Starting Out: Tips for Playing it Cool

4763849153_45c9f498c1_mEarlier this week, I talked about the importance of making a good first impression and why diving head first into a new job and office social scene can be a mistake. Of course, this doesn’t mean you should hide somewhere where no one can find you, just that you need to strike the right balance of competence and humility. Here are a few tips to help you achieve this:

1. Keep up appearances: It’s day one at your new job. What do you wear? Your first instinct would be to look at the employee manual and see what the dress code is, but this doesn’t always tell the full story. Of course, if you’re asked to wear a suit and tie, wear a suit and tie. But what if it’s “casual”? How casual is a “casual” dress code? Does that mean cut-offs and sandals or nice jeans and an un-tucked polo shirt? My advice: take the dress code and go one or, at most, two levels up. No, you don’t want to be the tux in a sea of t-shirts, but you want to err on the side of caution until you know all of the unwritten rules about what you can and cannot wear.

2. Do one less: With the dress code, playing it safe might mean overdoing it a little bit. With social interactions, it’s the opposite. You want to play it a little low key. This isn’t to say you want to be as quiet and inconspicuous as a statue, but you need to show some discretion. If people are talking about a movie you’ve seen, feel free to contribute your thoughts, but keep them brief unless you’re asked for more. If someone makes a joke that’s a little PG-13, you can laugh and make your own joke in response, but keep yours in the PG zone. This won’t always be how it is, but in the beginning, you don’t want to come on too strong and rub people the wrong way.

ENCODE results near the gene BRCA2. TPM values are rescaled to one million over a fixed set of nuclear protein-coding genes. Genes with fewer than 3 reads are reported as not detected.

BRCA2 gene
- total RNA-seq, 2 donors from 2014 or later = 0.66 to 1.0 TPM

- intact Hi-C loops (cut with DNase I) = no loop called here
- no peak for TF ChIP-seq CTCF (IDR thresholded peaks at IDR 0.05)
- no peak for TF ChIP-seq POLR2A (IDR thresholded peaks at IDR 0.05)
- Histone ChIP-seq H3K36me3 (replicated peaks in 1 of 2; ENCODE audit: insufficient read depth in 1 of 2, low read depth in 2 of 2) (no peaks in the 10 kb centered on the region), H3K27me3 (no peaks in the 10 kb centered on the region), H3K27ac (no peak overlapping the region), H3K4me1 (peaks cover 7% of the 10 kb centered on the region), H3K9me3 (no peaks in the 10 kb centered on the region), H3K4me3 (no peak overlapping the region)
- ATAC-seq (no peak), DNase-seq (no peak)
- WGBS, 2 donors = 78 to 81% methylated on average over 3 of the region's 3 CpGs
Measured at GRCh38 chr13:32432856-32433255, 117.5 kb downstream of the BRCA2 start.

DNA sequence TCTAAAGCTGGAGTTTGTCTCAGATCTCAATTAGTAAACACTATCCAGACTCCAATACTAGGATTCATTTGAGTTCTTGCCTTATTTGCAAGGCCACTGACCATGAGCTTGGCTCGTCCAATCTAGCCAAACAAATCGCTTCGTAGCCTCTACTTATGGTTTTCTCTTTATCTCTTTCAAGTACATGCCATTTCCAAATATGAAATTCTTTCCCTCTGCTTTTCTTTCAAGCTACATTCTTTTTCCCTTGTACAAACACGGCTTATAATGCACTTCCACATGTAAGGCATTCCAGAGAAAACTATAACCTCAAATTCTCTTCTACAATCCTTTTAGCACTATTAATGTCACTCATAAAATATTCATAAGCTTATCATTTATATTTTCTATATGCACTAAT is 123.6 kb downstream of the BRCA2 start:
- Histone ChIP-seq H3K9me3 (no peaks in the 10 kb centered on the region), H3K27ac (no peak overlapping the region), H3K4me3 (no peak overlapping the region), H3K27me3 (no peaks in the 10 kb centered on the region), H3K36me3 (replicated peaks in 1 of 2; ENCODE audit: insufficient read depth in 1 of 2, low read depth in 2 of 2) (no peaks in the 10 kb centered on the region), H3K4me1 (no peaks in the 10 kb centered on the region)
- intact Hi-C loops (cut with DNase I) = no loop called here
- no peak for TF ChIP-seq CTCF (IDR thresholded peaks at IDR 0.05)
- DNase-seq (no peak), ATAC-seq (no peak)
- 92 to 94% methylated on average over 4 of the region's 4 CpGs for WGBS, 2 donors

3. Get confirmation: If someone gives you a task, it’s always a good idea to ask questions to make sure you understand. Even better is to get someone to watch you do the first one or two steps so that he or she can tell you, “Yeah, you got it,” or “No, try this.” While this may seem like burdensome behavior, just remember: it’s a much bigger burden to you and your coworkers if you do the whole thing wrong.

4. Don’t always agree: Nothing’s perfect. People are going to vent about certain people or processes that are involved in their job. They might even do this in front of you before you even fully understand everything they’re talking about. This is a tricky situation. Approach it with caution. Don’t immediately jump in and agree. You’re brand new. You haven’t earned the right to be upset yet. Instead, ask questions if it seems appropriate. Otherwise, do whatever you can to be supportive without taking a strong stance on something you’re not familiar with.

That’s my take. What’s yours? How do you manage the first few weeks at a job? Let us know in the comments.

(photo by Flickr user Charleston’s TheDigitel, used under a Creative Commons License)

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